By Jonathan Jenkins ,Queen's Park Bureau
A year into its work and just a few months short of filing a final report, the province’s Auto Insurance Anti-Fraud Task Force is still struggling to define the extent of the problem.
“Estimating the amount of fraud has proven difficult,” a status report issued by the Task Force said, although it added the province saw a “startling and unexplained” spike in accident claims between 2006 and 2010.
Since then, the province has made significant changes to the auto insurance system - capping benefits and streamlining the process - but it’s not yet clear what impact that’s had.
“Comprehensive year-end statistics for 2011 are not yet publicly available, although early figures indicate a reduction in claims,” the report says. “However, a flood of requests for the mediation of claims of undetermined merit... has postponed a final determination of the effectiveness of these policy changes.
“Regardless of any reduction in costs that may result, there is nothing to suggest the changes will permanently reduce the appetite to make unwarranted or illegal claims.”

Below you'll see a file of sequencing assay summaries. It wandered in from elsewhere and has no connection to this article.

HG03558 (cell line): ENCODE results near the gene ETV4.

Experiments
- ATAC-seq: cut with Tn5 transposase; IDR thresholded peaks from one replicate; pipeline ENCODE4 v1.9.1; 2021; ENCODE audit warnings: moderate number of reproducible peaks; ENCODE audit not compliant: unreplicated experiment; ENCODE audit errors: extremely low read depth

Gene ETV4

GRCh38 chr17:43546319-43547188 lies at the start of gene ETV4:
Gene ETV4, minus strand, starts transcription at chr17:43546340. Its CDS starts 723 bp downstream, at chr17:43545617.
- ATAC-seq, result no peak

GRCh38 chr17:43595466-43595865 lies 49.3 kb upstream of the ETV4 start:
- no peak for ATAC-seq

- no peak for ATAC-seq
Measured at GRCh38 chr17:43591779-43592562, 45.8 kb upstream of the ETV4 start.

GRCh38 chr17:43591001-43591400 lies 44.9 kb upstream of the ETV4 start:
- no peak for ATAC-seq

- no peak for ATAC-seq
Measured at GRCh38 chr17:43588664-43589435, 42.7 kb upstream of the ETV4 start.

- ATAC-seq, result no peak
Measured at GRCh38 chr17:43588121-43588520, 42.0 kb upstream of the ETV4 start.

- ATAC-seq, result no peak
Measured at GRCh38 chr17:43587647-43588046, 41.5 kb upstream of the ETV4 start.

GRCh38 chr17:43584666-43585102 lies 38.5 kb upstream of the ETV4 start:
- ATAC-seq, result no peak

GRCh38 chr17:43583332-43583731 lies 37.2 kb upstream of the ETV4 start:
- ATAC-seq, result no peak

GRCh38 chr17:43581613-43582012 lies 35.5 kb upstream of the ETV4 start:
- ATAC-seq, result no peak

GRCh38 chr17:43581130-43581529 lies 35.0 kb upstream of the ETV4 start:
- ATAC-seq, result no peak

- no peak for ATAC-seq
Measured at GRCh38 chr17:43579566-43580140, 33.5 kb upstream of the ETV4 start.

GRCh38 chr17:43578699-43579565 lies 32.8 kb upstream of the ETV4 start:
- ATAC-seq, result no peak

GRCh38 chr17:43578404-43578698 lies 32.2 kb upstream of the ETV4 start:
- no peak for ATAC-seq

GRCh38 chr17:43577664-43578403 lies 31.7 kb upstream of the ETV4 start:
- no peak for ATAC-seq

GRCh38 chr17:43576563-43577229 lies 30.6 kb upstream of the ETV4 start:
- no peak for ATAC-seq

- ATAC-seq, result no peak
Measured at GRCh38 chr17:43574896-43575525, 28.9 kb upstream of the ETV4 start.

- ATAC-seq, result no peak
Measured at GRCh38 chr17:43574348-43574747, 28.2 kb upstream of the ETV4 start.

In light of that, the Task Force said it is considering further measures to combat fraud - including new rules for health clinics and tow-truck operators, new investigative powers for the Financial Services Commission of Ontario - which oversees the auto insurance industry - and a “consumer engagement and education strategy”, and wants to hear from the public about what might work.
“We are now asking you to focus your attention on public policies that would help reduce the extent of organized and premeditated fraud by making it more difficult to commit and hide,” the report says,
Despite the fact the Task Force said it was unable to pin down the scope of fraud in the system, the Insurance Bureau of Canada lauded the report for including estimates ranging from $770 million to $1.6 billion annual cost.
“These are important steps and we thank the government and other stakeholders who are working so hard to fight fraud,” IBC Vice-President (Ontario) Ralph Palumbo said in a news release.
“We all have a role to play in fighting the problem of fraud, raising awareness and lowering tolerance.”
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